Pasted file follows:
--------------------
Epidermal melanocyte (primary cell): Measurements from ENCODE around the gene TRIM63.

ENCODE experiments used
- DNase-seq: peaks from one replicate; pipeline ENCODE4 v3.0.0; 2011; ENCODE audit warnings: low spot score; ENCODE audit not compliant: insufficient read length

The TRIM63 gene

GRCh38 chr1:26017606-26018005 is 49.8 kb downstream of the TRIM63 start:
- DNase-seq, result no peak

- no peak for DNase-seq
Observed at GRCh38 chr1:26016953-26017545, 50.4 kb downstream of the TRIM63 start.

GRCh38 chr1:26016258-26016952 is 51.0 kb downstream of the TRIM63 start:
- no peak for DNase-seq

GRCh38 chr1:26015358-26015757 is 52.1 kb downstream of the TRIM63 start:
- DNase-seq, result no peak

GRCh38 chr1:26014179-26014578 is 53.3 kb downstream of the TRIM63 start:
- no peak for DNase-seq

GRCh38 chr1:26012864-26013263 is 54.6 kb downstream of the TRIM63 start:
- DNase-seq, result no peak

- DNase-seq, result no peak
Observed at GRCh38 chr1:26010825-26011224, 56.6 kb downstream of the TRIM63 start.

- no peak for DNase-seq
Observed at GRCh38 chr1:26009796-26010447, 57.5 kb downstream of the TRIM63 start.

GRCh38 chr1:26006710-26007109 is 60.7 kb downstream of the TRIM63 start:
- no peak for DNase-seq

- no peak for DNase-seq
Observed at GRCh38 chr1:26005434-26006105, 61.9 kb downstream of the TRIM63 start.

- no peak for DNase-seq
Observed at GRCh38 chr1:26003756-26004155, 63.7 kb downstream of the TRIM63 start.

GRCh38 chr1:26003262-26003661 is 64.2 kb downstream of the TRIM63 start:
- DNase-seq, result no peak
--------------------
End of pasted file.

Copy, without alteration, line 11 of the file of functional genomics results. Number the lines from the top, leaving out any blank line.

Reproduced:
GRCh38 chr1:26015358-26015757 is 52.1 kb downstream of the TRIM63 start: